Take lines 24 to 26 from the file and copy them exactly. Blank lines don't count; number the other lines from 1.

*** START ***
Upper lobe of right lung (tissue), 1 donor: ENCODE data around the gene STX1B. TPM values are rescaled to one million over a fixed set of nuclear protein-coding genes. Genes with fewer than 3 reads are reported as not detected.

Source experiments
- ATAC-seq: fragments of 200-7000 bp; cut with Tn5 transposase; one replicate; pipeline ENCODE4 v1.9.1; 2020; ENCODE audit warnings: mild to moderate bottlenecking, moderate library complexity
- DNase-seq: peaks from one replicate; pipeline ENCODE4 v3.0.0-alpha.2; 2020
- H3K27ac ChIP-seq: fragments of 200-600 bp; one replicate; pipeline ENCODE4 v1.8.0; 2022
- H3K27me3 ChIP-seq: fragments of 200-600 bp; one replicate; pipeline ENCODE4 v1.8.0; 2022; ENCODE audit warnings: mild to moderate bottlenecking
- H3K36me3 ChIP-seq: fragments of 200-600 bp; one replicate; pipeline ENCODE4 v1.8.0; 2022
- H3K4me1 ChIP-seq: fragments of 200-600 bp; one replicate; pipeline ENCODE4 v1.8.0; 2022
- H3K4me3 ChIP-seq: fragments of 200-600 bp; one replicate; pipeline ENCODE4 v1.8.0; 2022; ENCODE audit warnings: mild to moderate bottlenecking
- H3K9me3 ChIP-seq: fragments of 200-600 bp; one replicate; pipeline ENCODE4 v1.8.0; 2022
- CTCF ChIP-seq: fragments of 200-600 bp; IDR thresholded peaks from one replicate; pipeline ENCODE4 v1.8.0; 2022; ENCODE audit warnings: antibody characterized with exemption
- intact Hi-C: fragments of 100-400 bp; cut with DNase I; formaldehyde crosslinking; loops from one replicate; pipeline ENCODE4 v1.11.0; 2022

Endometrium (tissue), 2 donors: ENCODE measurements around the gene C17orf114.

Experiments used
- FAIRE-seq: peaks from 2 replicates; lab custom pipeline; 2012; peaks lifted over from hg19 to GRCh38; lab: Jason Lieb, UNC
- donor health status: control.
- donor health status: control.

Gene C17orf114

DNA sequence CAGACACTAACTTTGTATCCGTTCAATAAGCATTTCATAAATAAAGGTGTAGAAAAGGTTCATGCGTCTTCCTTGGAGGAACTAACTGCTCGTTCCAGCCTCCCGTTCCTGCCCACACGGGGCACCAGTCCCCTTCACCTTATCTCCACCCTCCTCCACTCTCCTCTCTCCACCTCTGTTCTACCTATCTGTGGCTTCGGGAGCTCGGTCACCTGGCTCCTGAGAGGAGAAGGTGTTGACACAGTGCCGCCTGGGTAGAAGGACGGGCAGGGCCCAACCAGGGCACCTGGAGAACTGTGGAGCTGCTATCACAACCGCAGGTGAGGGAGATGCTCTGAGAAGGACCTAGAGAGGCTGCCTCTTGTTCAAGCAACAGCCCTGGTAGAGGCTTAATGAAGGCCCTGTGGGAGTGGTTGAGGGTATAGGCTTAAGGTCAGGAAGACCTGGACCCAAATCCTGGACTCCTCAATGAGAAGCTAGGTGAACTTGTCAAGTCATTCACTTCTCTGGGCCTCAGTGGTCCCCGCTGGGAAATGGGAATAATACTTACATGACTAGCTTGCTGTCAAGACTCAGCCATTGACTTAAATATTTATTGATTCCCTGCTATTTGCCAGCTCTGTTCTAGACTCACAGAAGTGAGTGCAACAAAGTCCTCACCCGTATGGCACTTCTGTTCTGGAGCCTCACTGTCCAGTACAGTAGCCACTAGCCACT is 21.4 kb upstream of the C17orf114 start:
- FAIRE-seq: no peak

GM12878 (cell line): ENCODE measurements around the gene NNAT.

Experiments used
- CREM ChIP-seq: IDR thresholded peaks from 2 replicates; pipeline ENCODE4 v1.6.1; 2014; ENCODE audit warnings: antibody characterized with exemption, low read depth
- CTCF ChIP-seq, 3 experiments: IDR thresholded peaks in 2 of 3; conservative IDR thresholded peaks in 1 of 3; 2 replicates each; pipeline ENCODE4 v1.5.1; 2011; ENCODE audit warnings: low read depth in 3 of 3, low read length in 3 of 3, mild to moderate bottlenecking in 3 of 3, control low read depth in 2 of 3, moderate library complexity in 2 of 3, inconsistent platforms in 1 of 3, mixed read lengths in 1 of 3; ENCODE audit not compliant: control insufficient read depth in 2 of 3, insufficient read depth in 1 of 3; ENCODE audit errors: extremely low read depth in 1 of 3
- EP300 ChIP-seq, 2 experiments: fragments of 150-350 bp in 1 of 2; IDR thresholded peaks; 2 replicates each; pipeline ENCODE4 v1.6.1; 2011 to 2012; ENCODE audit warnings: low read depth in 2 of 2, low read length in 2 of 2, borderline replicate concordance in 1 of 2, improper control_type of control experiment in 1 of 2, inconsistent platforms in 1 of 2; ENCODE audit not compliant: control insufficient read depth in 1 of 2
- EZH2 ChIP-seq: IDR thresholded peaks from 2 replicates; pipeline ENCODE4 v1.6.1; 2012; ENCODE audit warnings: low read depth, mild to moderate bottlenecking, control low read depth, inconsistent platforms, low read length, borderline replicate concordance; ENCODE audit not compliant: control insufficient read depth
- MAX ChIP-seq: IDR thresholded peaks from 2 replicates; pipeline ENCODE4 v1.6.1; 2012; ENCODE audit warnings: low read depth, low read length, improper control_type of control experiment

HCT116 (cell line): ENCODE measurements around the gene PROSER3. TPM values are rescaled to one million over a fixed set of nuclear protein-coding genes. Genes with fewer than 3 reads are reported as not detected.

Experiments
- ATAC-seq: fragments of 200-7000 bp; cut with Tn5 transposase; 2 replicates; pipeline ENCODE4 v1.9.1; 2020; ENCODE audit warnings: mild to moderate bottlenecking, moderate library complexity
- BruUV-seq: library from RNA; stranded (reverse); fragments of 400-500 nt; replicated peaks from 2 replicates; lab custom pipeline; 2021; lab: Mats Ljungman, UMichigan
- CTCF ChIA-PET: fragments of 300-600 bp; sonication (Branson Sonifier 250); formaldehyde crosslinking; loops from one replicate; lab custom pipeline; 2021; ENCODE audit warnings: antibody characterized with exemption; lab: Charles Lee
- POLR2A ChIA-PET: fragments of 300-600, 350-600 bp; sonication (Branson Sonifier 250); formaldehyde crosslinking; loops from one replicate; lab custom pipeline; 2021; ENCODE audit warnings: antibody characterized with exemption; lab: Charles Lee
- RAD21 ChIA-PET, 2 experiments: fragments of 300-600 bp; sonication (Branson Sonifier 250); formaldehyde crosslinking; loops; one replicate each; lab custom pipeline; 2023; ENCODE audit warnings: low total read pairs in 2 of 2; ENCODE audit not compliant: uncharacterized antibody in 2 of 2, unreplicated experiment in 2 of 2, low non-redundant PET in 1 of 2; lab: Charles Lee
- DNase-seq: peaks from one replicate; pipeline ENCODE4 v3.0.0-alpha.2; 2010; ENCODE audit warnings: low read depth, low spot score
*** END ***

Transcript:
- CTCF ChIP-seq, 3 experiments: IDR thresholded peaks in 2 of 3; conservative IDR thresholded peaks in 1 of 3; 2 replicates each; pipeline ENCODE4 v1.5.1; 2011; ENCODE audit warnings: low read depth in 3 of 3, low read length in 3 of 3, mild to moderate bottlenecking in 3 of 3, control low read depth in 2 of 3, moderate library complexity in 2 of 3, inconsistent platforms in 1 of 3, mixed read lengths in 1 of 3; ENCODE audit not compliant: control insufficient read depth in 2 of 3, insufficient read depth in 1 of 3; ENCODE audit errors: extremely low read depth in 1 of 3
- EP300 ChIP-seq, 2 experiments: fragments of 150-350 bp in 1 of 2; IDR thresholded peaks; 2 replicates each; pipeline ENCODE4 v1.6.1; 2011 to 2012; ENCODE audit warnings: low read depth in 2 of 2, low read length in 2 of 2, borderline replicate concordance in 1 of 2, improper control_type of control experiment in 1 of 2, inconsistent platforms in 1 of 2; ENCODE audit not compliant: control insufficient read depth in 1 of 2
- EZH2 ChIP-seq: IDR thresholded peaks from 2 replicates; pipeline ENCODE4 v1.6.1; 2012; ENCODE audit warnings: low read depth, mild to moderate bottlenecking, control low read depth, inconsistent platforms, low read length, borderline replicate concordance; ENCODE audit not compliant: control insufficient read depth